The highest area of upland fells in England outside of the Lake District is made up of Cross Fell, Great Dun Fell and Little Dun Fell. At 893m above sea level, Cross Fell is also reputed to be the coldest place in England. If you view the statistics from the weather station on nearby Great Dun Fell (849m), you can see why. This is my favourite part of the North Pennines Area of Outstanding Natural Beauty. All of the images here are of, on, from or next to these three fells. It's fair to say I spend a lot of my time up here, especially during the winter months when the landscape looks its best. It is not an easy place to photograph, but when conditions are right, I find it most rewarding. The weather is frequently quite severe, so it is necessary to be well prepared and to expect the unexpected. After all, this area is the home of Britain's only named wind (Helm Wind) and the interesting cloud formation (Helm Bar) which can often be seen above the tops when the Helm is blowing. I have a separate gallery dedicated to images of the Helm here.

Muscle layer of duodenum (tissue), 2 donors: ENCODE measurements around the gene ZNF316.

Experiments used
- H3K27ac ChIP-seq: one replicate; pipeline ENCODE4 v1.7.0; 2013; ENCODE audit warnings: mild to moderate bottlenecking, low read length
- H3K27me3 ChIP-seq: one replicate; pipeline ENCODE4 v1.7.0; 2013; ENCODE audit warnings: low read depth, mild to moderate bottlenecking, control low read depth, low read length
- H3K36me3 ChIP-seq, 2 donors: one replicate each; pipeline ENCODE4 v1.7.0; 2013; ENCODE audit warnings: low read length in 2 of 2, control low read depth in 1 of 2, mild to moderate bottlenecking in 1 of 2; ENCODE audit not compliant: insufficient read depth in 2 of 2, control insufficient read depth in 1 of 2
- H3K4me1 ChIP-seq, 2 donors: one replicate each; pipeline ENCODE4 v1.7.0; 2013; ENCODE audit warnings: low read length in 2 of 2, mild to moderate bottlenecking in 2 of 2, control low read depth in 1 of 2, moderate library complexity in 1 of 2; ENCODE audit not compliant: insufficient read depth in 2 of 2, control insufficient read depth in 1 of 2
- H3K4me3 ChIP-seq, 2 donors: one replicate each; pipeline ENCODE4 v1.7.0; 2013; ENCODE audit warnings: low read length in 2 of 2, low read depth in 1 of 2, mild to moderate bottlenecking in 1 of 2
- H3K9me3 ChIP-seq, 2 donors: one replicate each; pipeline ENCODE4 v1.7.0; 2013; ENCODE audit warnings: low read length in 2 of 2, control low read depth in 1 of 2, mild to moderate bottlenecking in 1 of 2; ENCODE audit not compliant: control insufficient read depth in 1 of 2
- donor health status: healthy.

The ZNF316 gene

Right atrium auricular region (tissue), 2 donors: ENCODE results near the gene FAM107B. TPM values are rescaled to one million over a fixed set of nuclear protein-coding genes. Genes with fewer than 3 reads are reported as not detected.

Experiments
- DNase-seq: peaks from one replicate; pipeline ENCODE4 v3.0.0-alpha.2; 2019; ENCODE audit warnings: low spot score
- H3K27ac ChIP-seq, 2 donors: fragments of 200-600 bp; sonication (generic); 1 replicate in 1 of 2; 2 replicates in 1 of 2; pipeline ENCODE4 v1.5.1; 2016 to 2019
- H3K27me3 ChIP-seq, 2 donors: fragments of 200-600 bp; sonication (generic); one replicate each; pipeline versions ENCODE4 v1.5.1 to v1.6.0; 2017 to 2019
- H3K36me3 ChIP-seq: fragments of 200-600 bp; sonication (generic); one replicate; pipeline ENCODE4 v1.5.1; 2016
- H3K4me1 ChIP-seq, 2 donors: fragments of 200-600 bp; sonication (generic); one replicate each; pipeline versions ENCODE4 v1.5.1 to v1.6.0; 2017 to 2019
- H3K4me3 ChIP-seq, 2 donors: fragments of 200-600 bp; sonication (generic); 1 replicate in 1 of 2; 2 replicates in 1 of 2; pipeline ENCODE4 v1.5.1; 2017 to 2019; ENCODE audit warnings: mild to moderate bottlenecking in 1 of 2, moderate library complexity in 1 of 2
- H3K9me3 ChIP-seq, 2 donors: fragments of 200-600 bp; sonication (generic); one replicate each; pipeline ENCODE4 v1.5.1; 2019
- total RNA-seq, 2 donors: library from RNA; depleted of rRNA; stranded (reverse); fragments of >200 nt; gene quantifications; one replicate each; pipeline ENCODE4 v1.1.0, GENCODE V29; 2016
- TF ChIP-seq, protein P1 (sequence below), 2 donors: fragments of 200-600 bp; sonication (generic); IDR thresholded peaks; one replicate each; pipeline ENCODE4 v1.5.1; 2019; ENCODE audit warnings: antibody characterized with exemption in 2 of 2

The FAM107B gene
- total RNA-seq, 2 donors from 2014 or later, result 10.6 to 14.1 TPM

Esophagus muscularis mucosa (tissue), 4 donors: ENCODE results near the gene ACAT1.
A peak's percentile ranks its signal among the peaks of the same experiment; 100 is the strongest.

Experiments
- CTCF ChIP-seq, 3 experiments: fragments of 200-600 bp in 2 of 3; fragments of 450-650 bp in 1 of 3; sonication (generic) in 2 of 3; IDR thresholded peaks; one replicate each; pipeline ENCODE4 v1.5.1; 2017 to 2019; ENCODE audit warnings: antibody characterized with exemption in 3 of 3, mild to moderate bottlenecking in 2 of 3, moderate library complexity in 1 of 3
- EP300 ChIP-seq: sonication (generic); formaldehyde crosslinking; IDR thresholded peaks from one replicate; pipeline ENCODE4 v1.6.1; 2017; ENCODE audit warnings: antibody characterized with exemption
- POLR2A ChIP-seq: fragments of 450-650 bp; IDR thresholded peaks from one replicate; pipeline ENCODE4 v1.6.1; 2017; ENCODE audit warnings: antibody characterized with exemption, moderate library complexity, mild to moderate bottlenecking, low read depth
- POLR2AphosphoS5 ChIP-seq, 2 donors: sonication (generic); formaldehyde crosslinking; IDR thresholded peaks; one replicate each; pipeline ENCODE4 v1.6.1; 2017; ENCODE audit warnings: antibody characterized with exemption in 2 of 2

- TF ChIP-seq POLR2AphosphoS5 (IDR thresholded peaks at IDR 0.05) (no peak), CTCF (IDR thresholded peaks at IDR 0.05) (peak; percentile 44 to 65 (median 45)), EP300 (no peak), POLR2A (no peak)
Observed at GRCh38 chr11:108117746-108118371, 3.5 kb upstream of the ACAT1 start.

In fact, low cloud, rain, sleet, snow, wind, and poor visibility are often present in abundance - fortunately not all at the same time - but these represent major challenges for the photographer. It is worth noting that when humidity levels are low, and the air is clear, this can be a great place for astrophotography. For anyone interested in history, there are also vestiges of the past to explore in the form of the now-defunct mining industries which once flourished in the area.
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